Academic journal article The Journal of Social, Political, and Economic Studies

China - Emerging Hegemony A Speculative Essay

Academic journal article The Journal of Social, Political, and Economic Studies

China - Emerging Hegemony A Speculative Essay

Article excerpt

The author argues that China, considering its geo-political situation, its extensive control over the water resources of south and southeast Asia, and relatively high intelligence and educability of its population will emerge as the dominant world power by the middle of the 21st Century. An important dimension of its international influence will derive from the fact that as a nation with a population estimated to approach possibly 1.8 billion, its highly educable and hardworking people will be able to out-produce the rest of the world at salaries unacceptable to the West. The author suggests that its power will create a new Asian hegemonic association of states, possibly including even Korea and Japan. Only internal instability can prevent it from attaining world dominance by the late 21st century.

Key Words: Intelligence; Demography; Asian water resources; Wage structure; Ethnic profile; Geo-economic viability; Socio-political stability

Mainland China is becoming a major player on the world economic and political scene. But how much of a threat? That is the proverbial $64 million question. Most of the commentators look at Japan's and South Korea's surge over the past forty years. They posed an economic challenge, yes, but then came the inner antinomies that development reveals, and with them these two nations experienced a swathe of new problems. They became big players; but the U.S. once more showed its ability to prevail on the international economic, political, and military scene. The Soviet and Maoist solution similarly became a part of the graveyard of ideological presumptions. Even Western Europe and the EU seem moribund, paralyzed by their history and adopted ideology.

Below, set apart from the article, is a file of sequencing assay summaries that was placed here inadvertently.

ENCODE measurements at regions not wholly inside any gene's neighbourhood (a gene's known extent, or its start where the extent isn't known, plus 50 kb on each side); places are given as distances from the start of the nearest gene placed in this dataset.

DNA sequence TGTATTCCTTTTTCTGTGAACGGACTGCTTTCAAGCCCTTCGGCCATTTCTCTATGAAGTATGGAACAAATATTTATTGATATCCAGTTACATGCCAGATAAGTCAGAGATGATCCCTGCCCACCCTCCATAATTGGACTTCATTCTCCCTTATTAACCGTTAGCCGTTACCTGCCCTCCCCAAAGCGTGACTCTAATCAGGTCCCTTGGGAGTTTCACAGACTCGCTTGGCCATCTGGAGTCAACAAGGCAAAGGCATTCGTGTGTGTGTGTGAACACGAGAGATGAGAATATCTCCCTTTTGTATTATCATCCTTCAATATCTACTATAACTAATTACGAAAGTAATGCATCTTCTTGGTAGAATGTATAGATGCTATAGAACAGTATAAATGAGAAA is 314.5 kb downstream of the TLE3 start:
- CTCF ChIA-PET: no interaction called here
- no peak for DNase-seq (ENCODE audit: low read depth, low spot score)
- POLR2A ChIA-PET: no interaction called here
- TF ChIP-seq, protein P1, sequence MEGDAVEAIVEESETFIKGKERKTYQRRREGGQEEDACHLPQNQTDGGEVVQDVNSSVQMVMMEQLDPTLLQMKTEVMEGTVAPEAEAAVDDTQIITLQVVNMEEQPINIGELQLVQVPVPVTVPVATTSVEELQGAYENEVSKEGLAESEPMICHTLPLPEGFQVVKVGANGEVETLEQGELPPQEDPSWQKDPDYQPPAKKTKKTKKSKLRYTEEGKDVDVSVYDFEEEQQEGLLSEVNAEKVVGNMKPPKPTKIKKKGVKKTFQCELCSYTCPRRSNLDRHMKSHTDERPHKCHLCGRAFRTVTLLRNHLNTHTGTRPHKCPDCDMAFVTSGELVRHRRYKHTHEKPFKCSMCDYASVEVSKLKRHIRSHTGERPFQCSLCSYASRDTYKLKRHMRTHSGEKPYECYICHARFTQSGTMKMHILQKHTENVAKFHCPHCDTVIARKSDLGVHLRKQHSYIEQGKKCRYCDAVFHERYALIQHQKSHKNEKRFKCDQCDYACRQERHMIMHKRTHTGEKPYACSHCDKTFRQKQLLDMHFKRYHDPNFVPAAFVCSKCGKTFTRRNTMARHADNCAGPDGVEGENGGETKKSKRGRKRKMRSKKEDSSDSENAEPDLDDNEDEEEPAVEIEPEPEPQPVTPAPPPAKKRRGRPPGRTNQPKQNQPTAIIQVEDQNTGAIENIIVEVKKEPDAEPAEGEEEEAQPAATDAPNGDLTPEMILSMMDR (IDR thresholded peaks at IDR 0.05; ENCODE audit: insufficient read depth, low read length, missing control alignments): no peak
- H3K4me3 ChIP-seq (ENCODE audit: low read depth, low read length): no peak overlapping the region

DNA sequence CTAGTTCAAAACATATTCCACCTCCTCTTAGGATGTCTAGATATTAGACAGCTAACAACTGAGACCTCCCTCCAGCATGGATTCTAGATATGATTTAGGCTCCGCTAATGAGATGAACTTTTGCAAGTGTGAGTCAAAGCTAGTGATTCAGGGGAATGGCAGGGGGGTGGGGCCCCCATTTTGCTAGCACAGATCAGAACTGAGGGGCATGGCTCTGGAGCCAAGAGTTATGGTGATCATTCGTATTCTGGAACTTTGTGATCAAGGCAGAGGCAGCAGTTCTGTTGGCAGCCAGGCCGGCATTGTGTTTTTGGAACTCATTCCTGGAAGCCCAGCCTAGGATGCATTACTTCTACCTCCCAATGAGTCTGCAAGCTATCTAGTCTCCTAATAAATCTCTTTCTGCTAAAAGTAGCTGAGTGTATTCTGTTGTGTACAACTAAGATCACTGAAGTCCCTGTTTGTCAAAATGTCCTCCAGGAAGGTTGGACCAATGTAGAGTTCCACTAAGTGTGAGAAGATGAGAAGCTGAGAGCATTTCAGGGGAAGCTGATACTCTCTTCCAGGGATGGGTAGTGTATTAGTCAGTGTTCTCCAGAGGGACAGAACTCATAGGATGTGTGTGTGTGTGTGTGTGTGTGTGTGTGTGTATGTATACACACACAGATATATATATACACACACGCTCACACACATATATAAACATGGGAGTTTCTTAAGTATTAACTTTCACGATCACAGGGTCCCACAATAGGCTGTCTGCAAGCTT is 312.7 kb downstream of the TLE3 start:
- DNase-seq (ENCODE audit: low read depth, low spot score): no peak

But the Chinese challenge to the U.S. is real; it is wholly different than those other post-W.W.II surges against U.S. hegemony on the world scene. The nature of the Chinese thrust will spell itself out in new geo-political alliances and power balances In the opinion of many commentators that China will have become the predominant superpower on the planet by 2050, while, by contrast, the U.S. could be stagnating.

Whistling in the Dark

Optimists are indeed uncomfortable as they look to the Far East, but they still find excuses to retain their optimism in the face of possible Chinese world hegemony. China is surging for the moment, some argue, but Japan, Korea, and Mexico also grew at spectacular rates for a while. Indeed, Japan soared for over thirty years. South Korea, after a hiccup several years ago, is still on the move. China has 1.3 billion people, Japan, 128 million. Much of the temporary concern addresses itself to the trade surpluses that China and the other Northeast Asian nations are currently accumulating, while the U.S. has vast trade deficits, ameliorated only by the investment of these trade surplus nations in the U.S. bond and stock markets. These nations are also buying U.S. currency with this surplus: Japan $453 billion; China $257 billion; South Korea $117 billion. Japan may be sick, with vast internal debts held by their nearly insolvent banks, but it still has lots of cash in the governmental coffers, and vast private/personal savings to survive their current doldrums.

The Chinese economy while growing rapidly, at circa 9 percent per year, is still only 3.5 percent of global GDP, as compared with the 20 percent held by the U.S. The U.S. economy shows real signs of being a mature economy, slowing down in growth, and losing much of its manufacturing base to Asia. The Maquiladora/NAFTA explosion of investment in Mexico is also shrinking, as many of these factories leave Mexico for China's highly educable work force and rock bottom wages. Dell and other computer makers have seen their Taiwanese suppliers move to the mainland, where about 35 percent of Taiwanese companies lap tops are now assembled. Intel and Microsoft and all the rest of U.S. high tech manufacturing infrastructure is pouring into China. …

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